Blue-Is-The-Warmest-Color-2Instead, I really want to simply stick to my own feelings after having viewed the film, which, honestly, though I found it very interesting, in the end struck me as far too clinical to be erotic, and, in the end, far too lacking in any real growth for either of its main characters to be wholly satisfying.

One of the main problems I had with the film is that it is shot in a very much in-their-face manner. No, I do not mean in-your-face, I mean that it seems as though 75 percent of the film is shot from what seems to be a distance of no more than maybe eight inches from the characters’ faces. This emphasis on close-ups, while perhaps intended by the director to bring a sense of intimacy to these scenes, instead becomes by the end a source of distraction, and never really gives the audience a chance to see the bigger picture, in a way isolating the characters even in times when they are most trying, or at least should be trying, to become closer and relate more to each other.

Of course, it could be that that sense of isolation is intentional, as, at the end of the film, Adele is just as alone and lost, if not even more so, than she was at the beginning.

I noted at the beginning that the French title of this movie implies that this film is only meant to be the beginning of Adele’s life, and that there might be more “chapters” to come, and that is something I think I’d very much like to see, if for no other reason than to find out if Adele does ever find any true warmth.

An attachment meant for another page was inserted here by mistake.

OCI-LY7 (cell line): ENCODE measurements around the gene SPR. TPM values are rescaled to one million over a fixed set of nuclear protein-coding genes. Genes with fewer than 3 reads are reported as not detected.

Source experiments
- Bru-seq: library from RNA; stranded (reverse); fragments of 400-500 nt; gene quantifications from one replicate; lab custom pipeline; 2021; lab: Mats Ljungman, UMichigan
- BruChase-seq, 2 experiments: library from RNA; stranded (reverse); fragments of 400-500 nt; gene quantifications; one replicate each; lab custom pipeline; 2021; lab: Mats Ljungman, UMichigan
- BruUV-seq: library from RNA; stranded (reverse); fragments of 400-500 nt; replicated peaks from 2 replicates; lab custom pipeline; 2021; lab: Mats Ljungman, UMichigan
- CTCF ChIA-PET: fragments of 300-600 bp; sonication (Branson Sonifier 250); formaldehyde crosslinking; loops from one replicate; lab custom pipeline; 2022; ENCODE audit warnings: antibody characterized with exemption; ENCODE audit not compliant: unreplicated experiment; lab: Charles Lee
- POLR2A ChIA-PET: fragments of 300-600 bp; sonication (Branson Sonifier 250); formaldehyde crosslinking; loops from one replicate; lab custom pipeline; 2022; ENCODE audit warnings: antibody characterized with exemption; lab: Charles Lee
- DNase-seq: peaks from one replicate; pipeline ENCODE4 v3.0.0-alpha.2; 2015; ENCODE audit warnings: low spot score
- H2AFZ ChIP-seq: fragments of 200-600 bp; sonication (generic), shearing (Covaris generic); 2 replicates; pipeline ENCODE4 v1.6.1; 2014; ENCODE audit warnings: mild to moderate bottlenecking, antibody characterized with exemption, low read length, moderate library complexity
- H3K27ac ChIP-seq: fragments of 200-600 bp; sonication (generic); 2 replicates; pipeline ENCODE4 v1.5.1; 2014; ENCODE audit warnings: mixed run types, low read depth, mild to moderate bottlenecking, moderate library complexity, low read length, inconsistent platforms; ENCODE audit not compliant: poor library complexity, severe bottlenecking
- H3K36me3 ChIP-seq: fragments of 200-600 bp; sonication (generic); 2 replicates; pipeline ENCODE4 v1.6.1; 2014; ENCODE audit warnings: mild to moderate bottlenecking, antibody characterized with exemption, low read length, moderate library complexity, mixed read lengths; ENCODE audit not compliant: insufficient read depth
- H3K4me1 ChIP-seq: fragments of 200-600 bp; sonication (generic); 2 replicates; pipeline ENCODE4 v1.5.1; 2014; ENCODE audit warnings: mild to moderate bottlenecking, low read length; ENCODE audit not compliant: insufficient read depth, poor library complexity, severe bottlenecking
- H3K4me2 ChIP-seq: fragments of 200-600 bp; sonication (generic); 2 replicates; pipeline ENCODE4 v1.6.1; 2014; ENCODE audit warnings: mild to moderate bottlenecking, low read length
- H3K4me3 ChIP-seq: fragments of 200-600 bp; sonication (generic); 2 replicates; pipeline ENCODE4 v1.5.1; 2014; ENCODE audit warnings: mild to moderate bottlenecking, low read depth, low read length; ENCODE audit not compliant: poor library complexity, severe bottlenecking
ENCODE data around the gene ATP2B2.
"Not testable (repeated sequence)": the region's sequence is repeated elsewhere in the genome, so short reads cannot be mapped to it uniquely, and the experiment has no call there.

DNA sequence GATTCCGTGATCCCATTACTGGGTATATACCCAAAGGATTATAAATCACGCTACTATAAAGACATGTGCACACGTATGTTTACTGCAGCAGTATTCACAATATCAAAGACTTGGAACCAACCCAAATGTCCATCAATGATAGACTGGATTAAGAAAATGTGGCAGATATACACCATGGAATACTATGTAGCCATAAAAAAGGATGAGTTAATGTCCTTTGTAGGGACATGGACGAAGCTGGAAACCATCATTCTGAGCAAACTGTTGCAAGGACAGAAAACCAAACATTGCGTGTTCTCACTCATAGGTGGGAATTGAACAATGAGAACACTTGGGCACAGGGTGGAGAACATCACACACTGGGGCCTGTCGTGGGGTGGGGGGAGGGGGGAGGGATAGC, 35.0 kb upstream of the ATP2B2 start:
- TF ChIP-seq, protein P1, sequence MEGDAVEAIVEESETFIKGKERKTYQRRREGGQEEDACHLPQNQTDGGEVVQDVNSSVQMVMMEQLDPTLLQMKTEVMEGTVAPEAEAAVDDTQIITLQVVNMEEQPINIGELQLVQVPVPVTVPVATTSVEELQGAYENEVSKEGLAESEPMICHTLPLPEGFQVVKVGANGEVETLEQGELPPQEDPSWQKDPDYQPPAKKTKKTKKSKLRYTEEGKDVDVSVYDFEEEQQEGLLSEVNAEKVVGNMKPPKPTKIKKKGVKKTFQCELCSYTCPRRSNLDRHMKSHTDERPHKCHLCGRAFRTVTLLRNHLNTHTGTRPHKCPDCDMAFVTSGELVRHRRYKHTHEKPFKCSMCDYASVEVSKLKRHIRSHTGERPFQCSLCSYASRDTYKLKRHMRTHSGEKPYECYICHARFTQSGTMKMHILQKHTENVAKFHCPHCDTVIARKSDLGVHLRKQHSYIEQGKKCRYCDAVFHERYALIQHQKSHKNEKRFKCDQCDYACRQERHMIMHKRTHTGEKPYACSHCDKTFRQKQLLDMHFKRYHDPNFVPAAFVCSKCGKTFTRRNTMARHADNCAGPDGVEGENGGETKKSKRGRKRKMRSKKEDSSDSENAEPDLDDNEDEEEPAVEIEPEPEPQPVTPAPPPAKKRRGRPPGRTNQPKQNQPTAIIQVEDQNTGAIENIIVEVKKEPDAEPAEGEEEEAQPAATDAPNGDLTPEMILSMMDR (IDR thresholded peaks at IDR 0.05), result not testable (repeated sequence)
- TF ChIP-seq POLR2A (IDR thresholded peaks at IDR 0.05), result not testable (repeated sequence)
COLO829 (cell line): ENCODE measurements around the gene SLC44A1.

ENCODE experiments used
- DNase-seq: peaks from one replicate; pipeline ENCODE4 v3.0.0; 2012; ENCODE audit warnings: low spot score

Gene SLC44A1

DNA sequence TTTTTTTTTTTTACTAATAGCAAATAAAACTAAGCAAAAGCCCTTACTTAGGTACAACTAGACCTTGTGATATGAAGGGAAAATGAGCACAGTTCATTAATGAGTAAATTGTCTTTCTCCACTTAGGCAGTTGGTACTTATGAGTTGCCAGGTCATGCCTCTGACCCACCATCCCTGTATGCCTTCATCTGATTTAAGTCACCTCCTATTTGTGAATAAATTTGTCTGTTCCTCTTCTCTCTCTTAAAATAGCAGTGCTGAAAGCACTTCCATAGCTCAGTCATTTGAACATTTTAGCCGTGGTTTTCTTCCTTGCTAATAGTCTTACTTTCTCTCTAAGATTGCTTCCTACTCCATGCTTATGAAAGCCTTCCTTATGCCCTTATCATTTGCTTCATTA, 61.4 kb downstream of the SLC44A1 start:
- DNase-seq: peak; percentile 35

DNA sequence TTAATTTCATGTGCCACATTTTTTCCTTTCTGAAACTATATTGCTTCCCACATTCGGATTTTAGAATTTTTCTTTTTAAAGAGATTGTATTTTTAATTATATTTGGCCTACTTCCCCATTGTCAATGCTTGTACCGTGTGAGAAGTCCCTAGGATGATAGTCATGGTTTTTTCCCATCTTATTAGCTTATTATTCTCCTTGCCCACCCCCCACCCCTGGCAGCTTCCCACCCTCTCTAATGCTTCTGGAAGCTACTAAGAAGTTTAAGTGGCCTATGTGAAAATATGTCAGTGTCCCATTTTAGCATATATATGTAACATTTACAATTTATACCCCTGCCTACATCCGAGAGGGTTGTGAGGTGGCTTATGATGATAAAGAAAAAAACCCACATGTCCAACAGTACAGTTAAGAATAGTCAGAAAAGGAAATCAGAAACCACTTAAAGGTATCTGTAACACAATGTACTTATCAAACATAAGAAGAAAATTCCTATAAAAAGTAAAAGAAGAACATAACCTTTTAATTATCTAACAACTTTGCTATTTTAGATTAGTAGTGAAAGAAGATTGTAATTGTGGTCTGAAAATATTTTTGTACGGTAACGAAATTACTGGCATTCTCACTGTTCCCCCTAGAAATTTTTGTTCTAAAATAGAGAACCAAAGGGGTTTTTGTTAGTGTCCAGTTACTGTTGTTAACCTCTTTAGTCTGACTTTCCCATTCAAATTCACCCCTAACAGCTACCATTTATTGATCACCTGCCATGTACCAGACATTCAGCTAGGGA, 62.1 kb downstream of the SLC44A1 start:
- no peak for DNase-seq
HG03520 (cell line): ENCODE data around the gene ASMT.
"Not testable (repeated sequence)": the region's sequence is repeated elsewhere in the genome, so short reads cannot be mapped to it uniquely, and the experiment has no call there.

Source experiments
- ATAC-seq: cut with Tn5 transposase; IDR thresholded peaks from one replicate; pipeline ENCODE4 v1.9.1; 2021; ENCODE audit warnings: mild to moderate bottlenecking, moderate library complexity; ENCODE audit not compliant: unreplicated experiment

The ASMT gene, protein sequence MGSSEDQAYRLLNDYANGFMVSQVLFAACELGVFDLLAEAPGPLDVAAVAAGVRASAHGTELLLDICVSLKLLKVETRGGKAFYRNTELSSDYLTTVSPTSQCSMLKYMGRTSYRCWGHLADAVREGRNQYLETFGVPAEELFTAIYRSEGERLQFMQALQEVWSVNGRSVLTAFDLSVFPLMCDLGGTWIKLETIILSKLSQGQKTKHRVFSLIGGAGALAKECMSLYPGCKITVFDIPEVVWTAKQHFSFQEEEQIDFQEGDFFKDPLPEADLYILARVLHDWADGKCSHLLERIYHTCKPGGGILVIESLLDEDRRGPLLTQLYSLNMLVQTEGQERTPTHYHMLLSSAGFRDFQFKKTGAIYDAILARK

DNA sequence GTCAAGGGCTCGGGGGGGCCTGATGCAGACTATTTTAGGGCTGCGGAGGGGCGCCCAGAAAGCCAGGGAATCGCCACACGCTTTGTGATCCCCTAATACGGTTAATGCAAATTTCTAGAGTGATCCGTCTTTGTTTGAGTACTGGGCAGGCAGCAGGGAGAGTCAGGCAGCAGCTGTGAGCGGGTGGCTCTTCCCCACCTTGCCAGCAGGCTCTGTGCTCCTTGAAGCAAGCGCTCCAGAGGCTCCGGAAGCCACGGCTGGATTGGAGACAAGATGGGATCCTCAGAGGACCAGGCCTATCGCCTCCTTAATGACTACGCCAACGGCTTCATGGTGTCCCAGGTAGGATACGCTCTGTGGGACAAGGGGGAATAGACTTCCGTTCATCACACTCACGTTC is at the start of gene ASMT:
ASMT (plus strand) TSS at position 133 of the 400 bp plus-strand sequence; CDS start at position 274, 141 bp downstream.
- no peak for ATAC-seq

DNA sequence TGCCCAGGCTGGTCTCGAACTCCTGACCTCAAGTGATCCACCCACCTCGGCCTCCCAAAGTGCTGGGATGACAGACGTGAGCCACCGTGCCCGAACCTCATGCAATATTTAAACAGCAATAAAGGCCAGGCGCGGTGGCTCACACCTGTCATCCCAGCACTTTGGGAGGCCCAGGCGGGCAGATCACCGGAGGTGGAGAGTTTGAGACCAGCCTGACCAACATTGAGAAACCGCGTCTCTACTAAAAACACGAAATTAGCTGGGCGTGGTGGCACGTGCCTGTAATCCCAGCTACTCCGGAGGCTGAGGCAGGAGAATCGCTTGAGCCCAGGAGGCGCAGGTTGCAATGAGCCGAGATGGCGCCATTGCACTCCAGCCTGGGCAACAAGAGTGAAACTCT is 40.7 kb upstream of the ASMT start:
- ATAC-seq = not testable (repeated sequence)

Top 250 Tuesday – #008 Man With A Movie Camera (1929) and #011 Battleship Potemkin (1925)

Continuing to wend my way through the Sight and Sound Top 250 Greatest Movies of All Time. This week, it’s a double feature, with #008 on the list,  Dziga Vertovs Man With a Movie Camera and #011, Sergei Eisenstein‘s Battleship Potemkin. For a longer introduction to this series and a look at the full list, just click here. And if you want a heads-up on what I’ll be watching for next week in case you want to watch along, just head on over to the Facebook page or follow me on Twitter (both of those links are also in the sidebar) where I’ll generally be posting that info later in the day.

bp1I noticed awhile back, and I’m sure regular readers did too, that I had fallen a bit behind on getting regular posts up in this series. The original plan was to watch and then write about one movie a week until I had them all covered, an effort which, assuming I held to it, would take just under five years. In actuality, however, it’s probably averaged out to more like three posts per month. (No I haven’t actually gone back and done the math, that’s just my gut assessment.)

So, in order to do a little bit of catching up, when I noticed these two Russian silents sitting so close to each other on the list, I announced a few weeks ago on the DMM facebook page that I would be doing them as a double feature.

Actually, that turned out to be a pretty good idea..

You see, the thing is that just about the only thing these two films have in common is the above-mentioned fact that they are both Russian silent films. Beyond that they really have very little in common at all. But that’s not a bad thing.

Let’s begin with Battleship Potemkin. Directed by Sergei Eisenstein and released in 1925, the film, according to Wikipedia “presents a dramatized version of the mutiny that occurred in 1905 when the crew of the Russian battleship Potemkin rebelled against their officers of the Tsarist regime. ”